The Malta Independent 15 October 2021, Friday

After 45 years, Pjazzetta development finally approved

Noel Grima Thursday, 18 December 2014, 16:56 Last update: about 8 years ago

 

The last word was said this evening regarding the area known as Pjazzetta in the heart of Sliema.

For these 45 years it has rivalled the ruined Opera House in Valletta as the ruin which has always been there. Now that the Opera House has been restored to use (though its format is controversial) the Pjazzetta site was the only one left.

The Mepa board today pronounced its approval of the umpteenth proposal. Visually, the approved permit posits a restored Victorian house against a background of highrise flats, which many will find quite shocking.

It will be called Ghar il-Lembi Square. Originally this was a palatial home built around 1852 with a large front garden. The Gasan family, which owns it, has been trying to develop it since 1969, proposing various applications even before Mepa or the Planning Authority came into being. One recurring issue always regarded the large open space in front which has resisted all attempts to see it built. On the side, somewhere along the line, the Pjazzetta apartments and shops were built.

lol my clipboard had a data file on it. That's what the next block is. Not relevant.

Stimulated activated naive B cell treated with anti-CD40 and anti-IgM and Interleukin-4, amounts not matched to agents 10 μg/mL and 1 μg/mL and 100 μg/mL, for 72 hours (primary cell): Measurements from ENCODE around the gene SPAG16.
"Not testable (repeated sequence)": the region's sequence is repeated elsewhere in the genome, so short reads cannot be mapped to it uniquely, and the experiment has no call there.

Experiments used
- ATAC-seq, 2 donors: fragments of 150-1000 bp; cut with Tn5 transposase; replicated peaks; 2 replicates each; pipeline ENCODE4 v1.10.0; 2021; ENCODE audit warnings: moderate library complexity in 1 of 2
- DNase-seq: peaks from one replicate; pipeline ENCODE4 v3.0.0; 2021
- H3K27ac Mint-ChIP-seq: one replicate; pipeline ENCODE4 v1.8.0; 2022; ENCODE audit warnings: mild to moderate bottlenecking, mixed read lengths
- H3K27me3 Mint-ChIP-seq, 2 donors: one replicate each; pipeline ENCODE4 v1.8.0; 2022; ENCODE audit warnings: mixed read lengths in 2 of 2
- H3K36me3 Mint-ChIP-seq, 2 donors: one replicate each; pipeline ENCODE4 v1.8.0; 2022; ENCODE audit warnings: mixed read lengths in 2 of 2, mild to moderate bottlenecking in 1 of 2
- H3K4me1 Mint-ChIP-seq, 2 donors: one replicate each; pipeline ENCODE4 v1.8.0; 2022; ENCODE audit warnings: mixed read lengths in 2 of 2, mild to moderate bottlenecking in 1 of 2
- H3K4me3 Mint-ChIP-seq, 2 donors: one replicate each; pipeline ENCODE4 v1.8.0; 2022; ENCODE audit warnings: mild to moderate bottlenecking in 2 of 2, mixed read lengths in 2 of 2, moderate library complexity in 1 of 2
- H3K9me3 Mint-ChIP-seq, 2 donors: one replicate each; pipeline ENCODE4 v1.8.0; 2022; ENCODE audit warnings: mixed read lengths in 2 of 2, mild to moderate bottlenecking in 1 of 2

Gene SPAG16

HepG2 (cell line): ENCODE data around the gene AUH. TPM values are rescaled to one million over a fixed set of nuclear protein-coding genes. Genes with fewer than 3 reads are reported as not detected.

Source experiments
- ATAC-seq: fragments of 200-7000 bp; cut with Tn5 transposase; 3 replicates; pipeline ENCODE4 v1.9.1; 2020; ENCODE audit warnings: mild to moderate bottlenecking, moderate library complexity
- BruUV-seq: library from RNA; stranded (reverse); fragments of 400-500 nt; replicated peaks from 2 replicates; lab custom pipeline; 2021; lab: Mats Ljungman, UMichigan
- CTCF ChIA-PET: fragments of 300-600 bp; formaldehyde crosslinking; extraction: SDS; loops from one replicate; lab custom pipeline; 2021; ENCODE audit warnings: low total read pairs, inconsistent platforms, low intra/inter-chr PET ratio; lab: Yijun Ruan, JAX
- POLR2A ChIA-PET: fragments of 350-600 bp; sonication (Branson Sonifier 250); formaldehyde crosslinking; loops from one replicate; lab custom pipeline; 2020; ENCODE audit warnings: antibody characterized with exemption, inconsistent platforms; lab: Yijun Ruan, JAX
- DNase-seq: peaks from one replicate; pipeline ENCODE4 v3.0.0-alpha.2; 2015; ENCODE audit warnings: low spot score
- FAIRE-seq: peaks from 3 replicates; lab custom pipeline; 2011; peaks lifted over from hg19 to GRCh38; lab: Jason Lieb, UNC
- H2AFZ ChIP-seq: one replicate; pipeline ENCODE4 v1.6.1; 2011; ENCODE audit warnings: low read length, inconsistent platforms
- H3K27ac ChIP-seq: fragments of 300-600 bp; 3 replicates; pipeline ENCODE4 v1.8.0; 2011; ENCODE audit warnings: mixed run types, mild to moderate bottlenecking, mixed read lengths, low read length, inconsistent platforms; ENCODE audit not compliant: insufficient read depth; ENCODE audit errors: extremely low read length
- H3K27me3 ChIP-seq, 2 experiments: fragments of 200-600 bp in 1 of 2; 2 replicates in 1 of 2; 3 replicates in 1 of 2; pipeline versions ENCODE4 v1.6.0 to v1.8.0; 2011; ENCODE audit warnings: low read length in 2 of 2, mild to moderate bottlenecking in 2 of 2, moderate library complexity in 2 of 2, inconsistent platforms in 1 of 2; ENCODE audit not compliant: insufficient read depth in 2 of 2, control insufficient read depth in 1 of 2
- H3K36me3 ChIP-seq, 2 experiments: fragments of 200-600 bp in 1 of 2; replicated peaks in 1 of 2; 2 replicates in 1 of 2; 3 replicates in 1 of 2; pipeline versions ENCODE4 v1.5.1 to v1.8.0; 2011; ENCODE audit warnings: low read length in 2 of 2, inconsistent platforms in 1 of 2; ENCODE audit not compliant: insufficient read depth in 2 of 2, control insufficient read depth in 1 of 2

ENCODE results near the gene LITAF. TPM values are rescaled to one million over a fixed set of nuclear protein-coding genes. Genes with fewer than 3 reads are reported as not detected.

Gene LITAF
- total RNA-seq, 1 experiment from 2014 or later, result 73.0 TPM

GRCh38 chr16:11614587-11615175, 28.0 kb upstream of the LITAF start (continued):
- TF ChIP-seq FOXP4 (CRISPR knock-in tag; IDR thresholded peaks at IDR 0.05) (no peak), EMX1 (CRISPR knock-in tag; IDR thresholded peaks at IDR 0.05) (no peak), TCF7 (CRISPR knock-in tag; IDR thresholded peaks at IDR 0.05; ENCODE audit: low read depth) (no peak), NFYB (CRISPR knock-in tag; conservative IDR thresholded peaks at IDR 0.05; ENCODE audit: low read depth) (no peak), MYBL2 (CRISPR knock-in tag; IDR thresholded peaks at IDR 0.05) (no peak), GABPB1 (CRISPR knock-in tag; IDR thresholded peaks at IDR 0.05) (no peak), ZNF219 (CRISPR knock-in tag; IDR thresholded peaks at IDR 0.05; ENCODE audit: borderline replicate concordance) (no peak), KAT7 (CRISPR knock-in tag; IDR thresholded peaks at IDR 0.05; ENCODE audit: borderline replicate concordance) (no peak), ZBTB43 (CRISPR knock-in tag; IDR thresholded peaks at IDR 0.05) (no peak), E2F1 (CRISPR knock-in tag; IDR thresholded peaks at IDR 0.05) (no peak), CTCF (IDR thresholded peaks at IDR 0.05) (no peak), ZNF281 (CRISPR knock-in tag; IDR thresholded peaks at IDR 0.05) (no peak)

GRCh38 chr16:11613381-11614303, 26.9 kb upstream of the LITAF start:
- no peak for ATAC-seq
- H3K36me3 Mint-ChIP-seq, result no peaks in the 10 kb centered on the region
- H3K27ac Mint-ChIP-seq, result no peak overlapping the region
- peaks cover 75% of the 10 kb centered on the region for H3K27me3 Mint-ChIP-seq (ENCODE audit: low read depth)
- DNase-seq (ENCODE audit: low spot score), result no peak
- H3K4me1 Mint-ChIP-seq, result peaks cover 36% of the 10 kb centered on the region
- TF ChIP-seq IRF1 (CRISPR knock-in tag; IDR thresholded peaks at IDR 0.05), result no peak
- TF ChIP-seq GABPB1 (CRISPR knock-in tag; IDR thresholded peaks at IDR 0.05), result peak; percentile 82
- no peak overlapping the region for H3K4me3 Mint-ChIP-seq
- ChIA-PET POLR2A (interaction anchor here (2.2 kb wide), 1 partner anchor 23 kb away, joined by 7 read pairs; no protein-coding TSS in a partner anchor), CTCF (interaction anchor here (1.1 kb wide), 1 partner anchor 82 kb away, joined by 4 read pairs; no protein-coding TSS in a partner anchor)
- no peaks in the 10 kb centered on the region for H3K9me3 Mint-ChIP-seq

During the time of the British forces, the building was a naval clinic and people still refer to its shell as the Clinic.

Architect Martin Xuereb had prepared a video presentation but had to abort it half-way through because the members of the board could not hear what was said and because, as the chairman said, it was not interested in history but in the present application.

The present application, much changed from its previous incarnations, is for the full restoration of the palatial house with the use of Maltese stone and green windows and balcony, rising up to eight floors in all with a penthouse at the top. The open space will remain, largely an open space and while parking will be relegated to two underground levels, it will become landscaped and have, on the Tower Road side, a kiosk at pavement level with tables and chairs.